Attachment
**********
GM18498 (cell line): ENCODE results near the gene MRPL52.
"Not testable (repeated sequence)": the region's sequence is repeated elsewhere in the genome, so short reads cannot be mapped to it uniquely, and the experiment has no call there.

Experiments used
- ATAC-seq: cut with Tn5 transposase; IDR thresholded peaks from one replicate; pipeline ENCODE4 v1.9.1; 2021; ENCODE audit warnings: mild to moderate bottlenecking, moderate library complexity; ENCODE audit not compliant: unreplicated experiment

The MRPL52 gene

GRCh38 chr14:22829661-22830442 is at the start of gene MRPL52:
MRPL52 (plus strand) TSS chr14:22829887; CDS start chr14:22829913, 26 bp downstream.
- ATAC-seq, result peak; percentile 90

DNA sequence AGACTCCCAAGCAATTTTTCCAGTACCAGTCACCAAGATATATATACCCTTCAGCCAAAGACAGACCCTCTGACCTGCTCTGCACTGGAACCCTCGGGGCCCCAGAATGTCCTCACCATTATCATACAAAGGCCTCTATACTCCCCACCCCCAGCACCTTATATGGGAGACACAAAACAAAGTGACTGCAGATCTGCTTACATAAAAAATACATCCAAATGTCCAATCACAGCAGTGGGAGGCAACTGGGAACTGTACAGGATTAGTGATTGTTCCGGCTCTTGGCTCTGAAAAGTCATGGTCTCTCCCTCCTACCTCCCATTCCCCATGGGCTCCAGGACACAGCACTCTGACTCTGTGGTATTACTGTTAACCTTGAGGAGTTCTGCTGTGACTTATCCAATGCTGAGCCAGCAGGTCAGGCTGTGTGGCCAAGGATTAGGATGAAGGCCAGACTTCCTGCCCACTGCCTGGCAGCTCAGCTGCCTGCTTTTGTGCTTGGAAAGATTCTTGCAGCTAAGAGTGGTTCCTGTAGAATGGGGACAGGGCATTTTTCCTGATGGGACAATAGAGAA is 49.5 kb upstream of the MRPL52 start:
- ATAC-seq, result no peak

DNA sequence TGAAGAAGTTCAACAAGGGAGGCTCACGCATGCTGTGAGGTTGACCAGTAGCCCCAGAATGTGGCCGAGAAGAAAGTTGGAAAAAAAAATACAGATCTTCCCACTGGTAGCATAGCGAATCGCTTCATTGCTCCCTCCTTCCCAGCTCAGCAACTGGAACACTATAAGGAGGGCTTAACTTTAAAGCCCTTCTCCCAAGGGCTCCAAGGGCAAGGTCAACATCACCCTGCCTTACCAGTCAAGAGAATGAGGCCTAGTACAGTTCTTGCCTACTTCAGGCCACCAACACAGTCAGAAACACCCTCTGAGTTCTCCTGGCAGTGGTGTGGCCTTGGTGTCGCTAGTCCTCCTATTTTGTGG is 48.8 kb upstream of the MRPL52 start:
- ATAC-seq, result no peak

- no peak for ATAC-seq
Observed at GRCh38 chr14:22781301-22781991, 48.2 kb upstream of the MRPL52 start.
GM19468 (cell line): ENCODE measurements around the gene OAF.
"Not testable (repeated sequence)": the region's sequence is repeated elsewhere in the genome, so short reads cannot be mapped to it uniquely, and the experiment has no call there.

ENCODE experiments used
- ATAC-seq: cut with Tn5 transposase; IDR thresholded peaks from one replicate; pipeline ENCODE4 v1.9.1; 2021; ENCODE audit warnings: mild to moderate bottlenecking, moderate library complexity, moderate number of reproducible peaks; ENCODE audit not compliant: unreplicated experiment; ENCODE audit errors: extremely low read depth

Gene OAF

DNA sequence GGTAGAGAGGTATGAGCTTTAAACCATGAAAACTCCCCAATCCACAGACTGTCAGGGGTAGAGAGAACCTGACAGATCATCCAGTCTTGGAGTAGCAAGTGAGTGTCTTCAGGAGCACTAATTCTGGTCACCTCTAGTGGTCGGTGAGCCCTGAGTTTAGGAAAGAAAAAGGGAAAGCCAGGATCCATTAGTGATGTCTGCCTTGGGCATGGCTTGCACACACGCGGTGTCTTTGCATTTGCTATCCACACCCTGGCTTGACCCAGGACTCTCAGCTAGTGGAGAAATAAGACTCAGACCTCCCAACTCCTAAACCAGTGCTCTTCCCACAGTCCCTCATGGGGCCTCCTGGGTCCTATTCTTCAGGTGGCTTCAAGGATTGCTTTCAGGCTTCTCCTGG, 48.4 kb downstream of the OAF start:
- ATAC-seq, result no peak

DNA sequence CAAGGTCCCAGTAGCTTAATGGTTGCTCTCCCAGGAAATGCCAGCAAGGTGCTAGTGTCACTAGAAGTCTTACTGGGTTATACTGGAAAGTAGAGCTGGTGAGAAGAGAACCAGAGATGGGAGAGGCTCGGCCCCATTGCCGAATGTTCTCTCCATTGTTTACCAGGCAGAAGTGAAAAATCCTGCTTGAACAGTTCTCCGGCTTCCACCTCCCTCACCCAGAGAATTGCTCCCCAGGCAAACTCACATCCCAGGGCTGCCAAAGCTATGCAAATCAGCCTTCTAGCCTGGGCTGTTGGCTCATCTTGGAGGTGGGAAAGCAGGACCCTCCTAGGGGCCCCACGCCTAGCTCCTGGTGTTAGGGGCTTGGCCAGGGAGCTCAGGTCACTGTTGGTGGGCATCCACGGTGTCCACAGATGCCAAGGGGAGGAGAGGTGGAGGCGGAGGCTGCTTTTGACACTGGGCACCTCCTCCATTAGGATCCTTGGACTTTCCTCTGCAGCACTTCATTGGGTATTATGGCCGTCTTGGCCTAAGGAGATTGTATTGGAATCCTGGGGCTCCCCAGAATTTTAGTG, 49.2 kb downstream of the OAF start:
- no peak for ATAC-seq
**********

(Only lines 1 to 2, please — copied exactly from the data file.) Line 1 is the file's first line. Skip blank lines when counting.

GM18498 (cell line): ENCODE results near the gene MRPL52.
"Not testable (repeated sequence)": the region's sequence is repeated elsewhere in the genome, so short reads cannot be mapped to it uniquely, and the experiment has no call there.